Sustainability & CSR

The Taiwan stakeholder conundrum

31 January, 2024

Renewable energy development projects in Taiwan are being delayed by the lack of a clear legal definition of stakeholders and unclear permitting procedures but remedies are available that could turn things around. 


By Bart Linssen and Raoul Kubitschek

My friend was watching as an old guy on an old motorcycle approached their worksite, slowly moving forward, nearing the site where security staff were stationed on the road. He passed the security staff as they watched. Then, the old man drove another 50 meters or so and proceeded to dramatically and without reason fall off his motorcycle and lie prostrated on the ground. On the opposite side of the road from security staff, a large media contingent had gathered, and cameras were rolling. The location was a construction site in Taiwan. Things had become quite dramatic.


This drama happened quite a few years ago but similar events still occur regularly. Residents are wary of developers and government officials and this is easily channeled into protest action. The dynamics are often fuzzy. Are the motives political, financial or criminal? It is fair to say that those persons affected by a project have to be properly informed, consulted and if applicable, compensated. But who are those affected? This is not clearly and consistently identified in Taiwan, and that leads to many problems that are quite unique to Taiwan.


Whether it involves onshore wind, offshore wind, geothermal, solar, biomass or energy storage, the lack of a clear legal definition of stakeholder and related guidelines provides an opening for situations as described above, which ultimately leads to delays in the rollout of renewable energy capacity. Generally, what happens is that developers start with the good intention to engage with the community effectively by talking to community representatives and organizing hearings and information sessions for residents to attend. Lots of time and effort is spent on public relations. Most of the time this works quite well. Compensation and benefits are agreed upon with the community and, counter to what the media reports, most projects have little opposition from nearby residents.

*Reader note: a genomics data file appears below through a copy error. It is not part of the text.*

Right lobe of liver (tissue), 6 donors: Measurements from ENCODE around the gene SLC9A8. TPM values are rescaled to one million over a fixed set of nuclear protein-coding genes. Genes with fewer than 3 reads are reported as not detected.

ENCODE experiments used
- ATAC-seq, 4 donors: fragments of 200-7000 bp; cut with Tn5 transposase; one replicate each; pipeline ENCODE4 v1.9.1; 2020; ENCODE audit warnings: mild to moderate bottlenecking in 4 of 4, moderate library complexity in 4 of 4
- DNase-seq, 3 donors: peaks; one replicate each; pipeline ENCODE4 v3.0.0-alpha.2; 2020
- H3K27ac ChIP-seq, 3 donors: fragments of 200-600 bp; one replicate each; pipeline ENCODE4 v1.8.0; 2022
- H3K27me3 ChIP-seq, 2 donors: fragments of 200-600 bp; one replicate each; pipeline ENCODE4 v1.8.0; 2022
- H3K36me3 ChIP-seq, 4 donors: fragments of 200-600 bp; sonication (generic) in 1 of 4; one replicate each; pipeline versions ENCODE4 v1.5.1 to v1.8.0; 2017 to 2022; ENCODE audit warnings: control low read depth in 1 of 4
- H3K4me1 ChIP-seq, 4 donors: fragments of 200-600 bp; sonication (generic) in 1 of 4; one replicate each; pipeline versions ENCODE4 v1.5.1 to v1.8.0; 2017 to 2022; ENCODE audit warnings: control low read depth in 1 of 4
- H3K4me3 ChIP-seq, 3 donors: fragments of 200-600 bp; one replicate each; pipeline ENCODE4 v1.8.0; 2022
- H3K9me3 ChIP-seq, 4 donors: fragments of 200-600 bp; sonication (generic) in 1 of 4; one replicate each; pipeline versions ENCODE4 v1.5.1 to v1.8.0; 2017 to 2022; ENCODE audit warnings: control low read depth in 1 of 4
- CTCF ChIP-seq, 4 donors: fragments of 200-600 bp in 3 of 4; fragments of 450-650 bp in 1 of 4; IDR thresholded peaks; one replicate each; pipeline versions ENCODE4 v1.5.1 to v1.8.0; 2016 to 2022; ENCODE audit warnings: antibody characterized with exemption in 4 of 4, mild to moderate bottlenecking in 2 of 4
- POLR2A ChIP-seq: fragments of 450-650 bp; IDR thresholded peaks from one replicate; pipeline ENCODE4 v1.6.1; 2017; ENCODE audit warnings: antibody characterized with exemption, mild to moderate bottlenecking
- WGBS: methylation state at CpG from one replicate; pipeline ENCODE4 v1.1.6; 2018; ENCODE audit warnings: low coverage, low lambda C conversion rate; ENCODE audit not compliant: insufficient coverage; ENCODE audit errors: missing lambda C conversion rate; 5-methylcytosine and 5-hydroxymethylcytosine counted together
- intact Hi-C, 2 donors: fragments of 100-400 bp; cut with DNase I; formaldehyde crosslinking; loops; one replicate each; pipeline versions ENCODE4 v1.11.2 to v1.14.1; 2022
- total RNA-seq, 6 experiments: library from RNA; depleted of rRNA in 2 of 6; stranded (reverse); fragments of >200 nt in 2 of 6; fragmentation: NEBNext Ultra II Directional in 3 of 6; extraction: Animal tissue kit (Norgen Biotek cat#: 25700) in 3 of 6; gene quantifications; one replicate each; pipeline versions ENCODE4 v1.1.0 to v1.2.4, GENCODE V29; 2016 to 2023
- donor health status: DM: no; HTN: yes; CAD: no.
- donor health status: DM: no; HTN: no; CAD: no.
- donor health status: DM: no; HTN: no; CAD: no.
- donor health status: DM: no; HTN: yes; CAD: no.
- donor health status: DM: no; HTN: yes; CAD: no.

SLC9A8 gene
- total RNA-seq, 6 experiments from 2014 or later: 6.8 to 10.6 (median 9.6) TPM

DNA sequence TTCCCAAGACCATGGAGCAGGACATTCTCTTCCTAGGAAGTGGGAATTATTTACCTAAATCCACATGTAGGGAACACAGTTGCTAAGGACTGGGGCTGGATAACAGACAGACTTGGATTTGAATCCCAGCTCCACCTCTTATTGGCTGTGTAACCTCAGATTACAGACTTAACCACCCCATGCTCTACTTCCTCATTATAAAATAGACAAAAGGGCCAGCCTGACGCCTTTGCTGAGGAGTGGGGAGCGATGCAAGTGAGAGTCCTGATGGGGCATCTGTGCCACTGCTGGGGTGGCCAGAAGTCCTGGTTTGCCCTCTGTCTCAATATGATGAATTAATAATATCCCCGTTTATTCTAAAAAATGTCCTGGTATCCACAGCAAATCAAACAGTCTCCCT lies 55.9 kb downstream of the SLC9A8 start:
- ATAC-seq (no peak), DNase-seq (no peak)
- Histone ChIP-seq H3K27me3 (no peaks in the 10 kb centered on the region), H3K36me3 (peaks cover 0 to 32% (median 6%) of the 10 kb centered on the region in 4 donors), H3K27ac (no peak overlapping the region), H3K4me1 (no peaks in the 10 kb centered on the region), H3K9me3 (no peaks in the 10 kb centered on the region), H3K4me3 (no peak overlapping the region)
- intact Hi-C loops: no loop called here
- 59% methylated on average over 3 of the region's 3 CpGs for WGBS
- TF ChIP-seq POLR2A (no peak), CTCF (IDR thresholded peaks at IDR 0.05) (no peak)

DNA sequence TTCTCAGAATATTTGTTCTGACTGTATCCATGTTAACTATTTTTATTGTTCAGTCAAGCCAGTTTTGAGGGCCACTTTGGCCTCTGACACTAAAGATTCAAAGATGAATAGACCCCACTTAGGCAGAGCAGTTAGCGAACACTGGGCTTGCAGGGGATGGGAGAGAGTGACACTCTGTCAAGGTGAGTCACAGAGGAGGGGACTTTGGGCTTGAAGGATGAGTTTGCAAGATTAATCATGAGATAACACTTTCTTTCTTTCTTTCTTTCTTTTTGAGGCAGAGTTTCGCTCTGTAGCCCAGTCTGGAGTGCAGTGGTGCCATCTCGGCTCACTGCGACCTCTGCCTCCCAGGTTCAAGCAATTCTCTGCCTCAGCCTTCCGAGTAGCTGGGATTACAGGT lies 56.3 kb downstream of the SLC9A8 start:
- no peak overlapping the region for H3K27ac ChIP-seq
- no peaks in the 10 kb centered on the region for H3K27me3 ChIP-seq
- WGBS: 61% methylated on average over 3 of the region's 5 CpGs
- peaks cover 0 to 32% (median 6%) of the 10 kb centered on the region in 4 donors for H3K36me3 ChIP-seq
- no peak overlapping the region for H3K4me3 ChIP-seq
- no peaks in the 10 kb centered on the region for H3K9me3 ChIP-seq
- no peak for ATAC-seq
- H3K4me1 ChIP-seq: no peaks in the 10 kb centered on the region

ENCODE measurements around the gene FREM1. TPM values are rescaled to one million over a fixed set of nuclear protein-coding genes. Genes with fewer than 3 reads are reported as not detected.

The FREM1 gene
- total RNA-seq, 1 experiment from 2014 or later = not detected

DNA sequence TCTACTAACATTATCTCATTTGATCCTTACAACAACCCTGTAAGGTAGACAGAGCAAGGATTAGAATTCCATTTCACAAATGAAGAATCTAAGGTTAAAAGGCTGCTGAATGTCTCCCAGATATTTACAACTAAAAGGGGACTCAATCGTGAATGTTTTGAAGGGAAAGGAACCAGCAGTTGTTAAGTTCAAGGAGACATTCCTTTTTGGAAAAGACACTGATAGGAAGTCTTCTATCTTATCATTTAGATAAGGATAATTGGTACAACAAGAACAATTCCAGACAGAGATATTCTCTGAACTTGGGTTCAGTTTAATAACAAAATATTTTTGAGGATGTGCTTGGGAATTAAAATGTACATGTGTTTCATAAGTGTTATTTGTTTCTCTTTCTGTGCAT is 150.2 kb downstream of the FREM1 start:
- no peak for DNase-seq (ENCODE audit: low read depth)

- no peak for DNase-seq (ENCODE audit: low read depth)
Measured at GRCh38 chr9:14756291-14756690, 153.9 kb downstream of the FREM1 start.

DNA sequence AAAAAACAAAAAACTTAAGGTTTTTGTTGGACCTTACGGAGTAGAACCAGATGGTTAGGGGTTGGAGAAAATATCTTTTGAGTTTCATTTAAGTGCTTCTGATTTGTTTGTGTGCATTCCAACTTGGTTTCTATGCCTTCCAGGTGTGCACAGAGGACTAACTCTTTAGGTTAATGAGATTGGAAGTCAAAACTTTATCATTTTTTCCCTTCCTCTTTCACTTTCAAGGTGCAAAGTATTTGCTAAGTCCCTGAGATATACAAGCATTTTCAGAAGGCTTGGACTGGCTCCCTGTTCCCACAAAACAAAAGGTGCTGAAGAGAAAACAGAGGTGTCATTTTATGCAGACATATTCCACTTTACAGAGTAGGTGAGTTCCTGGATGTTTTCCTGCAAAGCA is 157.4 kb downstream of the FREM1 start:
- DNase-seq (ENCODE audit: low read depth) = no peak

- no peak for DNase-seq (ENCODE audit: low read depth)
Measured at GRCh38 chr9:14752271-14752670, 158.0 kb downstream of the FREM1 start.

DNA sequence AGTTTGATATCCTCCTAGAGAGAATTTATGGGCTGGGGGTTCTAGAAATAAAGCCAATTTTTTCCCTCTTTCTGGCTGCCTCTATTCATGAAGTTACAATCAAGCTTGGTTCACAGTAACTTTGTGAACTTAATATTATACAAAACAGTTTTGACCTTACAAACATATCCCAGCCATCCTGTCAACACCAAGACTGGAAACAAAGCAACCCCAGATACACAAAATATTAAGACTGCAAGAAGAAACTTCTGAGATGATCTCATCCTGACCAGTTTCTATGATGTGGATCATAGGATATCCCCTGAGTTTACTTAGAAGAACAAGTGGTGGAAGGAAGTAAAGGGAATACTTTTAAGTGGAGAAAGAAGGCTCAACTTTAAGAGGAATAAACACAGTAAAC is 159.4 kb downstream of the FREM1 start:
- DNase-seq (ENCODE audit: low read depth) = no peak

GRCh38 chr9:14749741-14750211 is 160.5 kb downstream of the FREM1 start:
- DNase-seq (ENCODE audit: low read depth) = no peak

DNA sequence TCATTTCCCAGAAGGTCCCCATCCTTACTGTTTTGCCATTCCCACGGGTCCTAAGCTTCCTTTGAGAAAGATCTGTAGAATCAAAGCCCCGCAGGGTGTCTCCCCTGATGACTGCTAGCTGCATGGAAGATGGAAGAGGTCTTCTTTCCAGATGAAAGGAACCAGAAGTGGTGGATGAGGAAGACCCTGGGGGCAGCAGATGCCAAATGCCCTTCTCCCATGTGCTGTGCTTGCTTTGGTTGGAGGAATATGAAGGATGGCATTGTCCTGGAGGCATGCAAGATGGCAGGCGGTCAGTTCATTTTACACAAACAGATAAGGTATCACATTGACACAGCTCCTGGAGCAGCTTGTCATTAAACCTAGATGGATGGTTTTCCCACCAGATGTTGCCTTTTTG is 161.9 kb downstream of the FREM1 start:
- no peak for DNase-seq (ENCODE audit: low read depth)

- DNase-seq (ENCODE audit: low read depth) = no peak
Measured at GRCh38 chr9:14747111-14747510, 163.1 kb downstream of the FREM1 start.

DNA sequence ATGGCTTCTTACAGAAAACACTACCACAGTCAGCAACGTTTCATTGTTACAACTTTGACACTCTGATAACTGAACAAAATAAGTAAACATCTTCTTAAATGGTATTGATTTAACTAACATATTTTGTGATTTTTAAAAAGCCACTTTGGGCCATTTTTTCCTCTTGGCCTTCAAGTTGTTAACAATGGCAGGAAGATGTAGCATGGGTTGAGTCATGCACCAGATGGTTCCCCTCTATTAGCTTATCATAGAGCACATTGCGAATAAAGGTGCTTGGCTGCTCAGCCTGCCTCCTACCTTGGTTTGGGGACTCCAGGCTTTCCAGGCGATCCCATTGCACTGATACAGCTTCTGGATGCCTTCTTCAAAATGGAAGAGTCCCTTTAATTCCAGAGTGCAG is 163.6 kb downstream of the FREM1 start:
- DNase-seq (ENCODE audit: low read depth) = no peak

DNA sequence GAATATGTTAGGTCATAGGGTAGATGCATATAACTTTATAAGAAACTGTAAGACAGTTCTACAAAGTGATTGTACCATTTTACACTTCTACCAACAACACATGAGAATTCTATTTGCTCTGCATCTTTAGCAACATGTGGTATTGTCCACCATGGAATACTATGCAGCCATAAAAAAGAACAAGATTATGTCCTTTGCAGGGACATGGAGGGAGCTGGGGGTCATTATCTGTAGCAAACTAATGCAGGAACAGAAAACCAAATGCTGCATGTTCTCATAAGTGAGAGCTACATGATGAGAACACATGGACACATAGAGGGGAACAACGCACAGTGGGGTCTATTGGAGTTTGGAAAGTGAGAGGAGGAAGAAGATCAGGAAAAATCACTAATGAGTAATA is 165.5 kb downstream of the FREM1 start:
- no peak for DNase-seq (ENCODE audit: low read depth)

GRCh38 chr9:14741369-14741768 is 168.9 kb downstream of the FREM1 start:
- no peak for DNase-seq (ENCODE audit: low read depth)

Due to a lack of clearer regulation as well as a missing focus on technical discussions, renewable energy projects are prone to fall victim to emotional debates or third-party interference. Over recent years social media has amplified this issue. While social media can be a good source for information, it can just as easily be a source of half-truths and misinformation. Any possible objection against a project posted online may be used as a reason to block or delay the project and make the objection sound reasonable on the surface. For example, a popular recent topic popping up with wind energy opponents is “shadowing”. This is a situation where a wind turbine is between the sun and a residence building and the shadow of the blades “swipe” over the residence, basically turning the sunlight “on” and “off” for residents, which is very annoying indeed for those living there if this happens over a long period of time. However, it is an issue that occurs in northern latitudes, where shadows tend to be very long, especially in the wintertime. In Taiwan, aside from maybe during sunsets, this should not be an issue. However, because Taiwan does not yet have regulations governing the issue, turbine shadowing is one of the rationales used to block or delay projects.


It is often at the moment that full permits are obtained and the first spade is in the ground and costs of delay are the most prohibitive that protesters suddenly appear. For developers, this is really difficult to handle. They are under a lot of pressure as each day of delay costs money while the developer has to find out what it is the protestors want and then deal with it. If the issue is not resolved, the media will show up and a PR nightmare unfolds.


Opposition to and protests against renewable energy developments also occur in Europe and no developer will proceed with a project before such issues are resolved. The problem in Taiwan is that even if an agreement with residents has been made, and even if all permitting has been obtained, certain actors (in Taiwan called 綠蟑螂 or “green cockroaches”) may see the project as a means to political or financial benefit and are able to disturb or stop it, claiming that they have not been consulted during the approval process and/or are affected by the development.